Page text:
Bader al-Ibrahim, a dual U.S.-Saudi citizen, was one of a group of journalists detained in April 2019 who did not appear to be active in the last couple of years. His writing had analyzed regional politics and conflicts through the lens of sectarianism and identity. No charges against him have been disclosed.
Al-Ibrahim wrote extensively for Al-Arabi al-Jadeed, a U.K.-based online publication with Qatari funding, until May 2017. His writing looked at Arab identity and sectarian politics in the region, as well as topics such as international economics and whether democracy is a solution to terrorism, racism in the Gulf region, and the links between the Islamic State militant group and political Islam, according to a CPJ review of his work.
According to a 2014 Global Post article, al-Ibrahim is an advocate for Arab nationalism and opposes political Islam, due to what he sees as its potential to deepen sectarian divides. According to the article, al-Ibrahim contributed to a collection of essays on Arab identity that was later removed from sale at the Riyadh International Book Fair because Saudi authorities were “uncomfortable” with the subject matter.
Al-Ibrahim had also been active with the movement to end the ban on women driving, according to The New York Times.
Al-Ibrahim was one of several writers arrested April 4, according to The Associated Press and the London-based human rights organization Al-Qst. CPJ could not determine where al-Ibrahim was arrested or where he was initially held.
His arrest was part of a wave of detentions in Saudi Arabia in spring 2019 targeting journalists and bloggers who had written about a range of cultural, economic, political, and social issues and who in many cases had not been active for years. The Washington Post reported that the detained journalists—along with other writers and activists detained around the same time—were not considered especially high-profile or outspoken.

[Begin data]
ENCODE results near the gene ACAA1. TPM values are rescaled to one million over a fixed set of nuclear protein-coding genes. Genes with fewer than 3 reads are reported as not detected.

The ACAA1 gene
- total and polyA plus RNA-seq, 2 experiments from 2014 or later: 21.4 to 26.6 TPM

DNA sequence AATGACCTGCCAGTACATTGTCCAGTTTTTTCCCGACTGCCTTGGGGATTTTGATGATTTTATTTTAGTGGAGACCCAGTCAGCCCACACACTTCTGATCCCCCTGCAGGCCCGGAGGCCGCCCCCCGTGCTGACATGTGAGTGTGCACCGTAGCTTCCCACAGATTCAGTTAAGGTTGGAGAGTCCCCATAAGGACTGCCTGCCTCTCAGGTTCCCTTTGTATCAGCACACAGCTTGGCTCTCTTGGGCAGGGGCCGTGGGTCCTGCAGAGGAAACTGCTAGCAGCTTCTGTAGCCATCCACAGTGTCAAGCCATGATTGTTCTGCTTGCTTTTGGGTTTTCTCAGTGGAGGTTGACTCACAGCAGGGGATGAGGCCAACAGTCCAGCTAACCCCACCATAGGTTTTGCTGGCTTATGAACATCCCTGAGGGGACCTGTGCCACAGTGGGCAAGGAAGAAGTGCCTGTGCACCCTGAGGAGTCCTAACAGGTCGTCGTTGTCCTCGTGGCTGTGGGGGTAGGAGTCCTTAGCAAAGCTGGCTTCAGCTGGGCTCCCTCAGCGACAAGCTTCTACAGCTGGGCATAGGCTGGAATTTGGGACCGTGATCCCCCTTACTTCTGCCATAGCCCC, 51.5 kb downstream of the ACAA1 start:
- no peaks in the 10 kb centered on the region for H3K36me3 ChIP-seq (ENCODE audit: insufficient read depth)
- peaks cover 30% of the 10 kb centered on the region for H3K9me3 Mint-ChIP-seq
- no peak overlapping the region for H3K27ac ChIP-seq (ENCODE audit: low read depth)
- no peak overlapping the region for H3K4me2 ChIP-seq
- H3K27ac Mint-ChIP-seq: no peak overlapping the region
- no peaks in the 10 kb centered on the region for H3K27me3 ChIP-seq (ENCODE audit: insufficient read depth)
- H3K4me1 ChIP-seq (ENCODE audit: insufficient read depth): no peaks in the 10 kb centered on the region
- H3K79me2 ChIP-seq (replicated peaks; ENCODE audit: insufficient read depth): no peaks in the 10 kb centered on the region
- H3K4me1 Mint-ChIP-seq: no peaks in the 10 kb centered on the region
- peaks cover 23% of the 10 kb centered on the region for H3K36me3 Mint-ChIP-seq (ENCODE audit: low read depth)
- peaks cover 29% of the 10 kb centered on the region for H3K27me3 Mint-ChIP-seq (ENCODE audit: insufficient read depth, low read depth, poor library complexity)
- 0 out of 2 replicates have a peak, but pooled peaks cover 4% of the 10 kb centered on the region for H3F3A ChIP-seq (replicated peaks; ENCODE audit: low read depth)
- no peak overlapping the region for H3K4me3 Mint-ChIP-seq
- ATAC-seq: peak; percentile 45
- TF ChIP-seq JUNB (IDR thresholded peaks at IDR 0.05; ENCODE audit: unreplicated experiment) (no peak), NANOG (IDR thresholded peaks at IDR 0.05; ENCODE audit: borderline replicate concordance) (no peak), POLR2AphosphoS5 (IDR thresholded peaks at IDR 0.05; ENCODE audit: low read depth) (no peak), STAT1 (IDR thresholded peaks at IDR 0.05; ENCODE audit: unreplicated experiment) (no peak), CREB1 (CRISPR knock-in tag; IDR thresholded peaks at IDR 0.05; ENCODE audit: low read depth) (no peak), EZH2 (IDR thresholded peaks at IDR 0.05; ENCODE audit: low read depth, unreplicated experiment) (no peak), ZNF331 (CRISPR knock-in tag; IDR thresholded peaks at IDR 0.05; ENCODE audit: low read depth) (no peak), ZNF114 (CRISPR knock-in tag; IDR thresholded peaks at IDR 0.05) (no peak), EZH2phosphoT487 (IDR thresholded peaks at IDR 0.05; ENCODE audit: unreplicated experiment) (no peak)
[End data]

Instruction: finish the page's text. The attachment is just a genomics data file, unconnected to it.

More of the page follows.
According to an April 5, 2019, article in The Washington Post, the U.S. Department of State was aware of al-Ibrahim’s arrest and was providing consular services. As of September 2020, al-Ibrahim is held in Al-Hair Prison in Riyadh, according to his cousin, Ali Al Ahmed. According to Al-Qst’s website, al-Ibrahim appeared before an unspecified court on September 30, 2020, alongside a number of other detained journalists and activists. The next court session is scheduled to take place December 21. Al-Qst did not say whether the journalists were formally charged during the September session.
According to human rights groups, Saudi authorities have banned visitors from prisons since March 2020 due to COVID-19; al Ahmed told CPJ that al-Ibrahim had been allowed occasional family visits until the beginning of pandemic and that since April 2020 he has been allowed infrequent phone calls with his family. Al Ahmed said that he did not have any updates on al-Ibrahim’s health or treatment in prison, adding that the phone calls are closely monitored by authorities.
In October 2020, CPJ emailed the spokesperson and the media office for the Saudi Embassy in Washington, D.C. for comment about journalists held in Saudi prisons, including al-Ibrahim, but received automated messages that the emails were not delivered. The same month, CPJ also sent a request for comment to an email listed on the website of Crown Prince Mohammed bin Salman’s Royal Court, but received a message saying the address did not exist. CPJ also emailed the Saudi Ministry of Media and sent a message through the website of the Saudi Center for International Communication, but neither request was answered.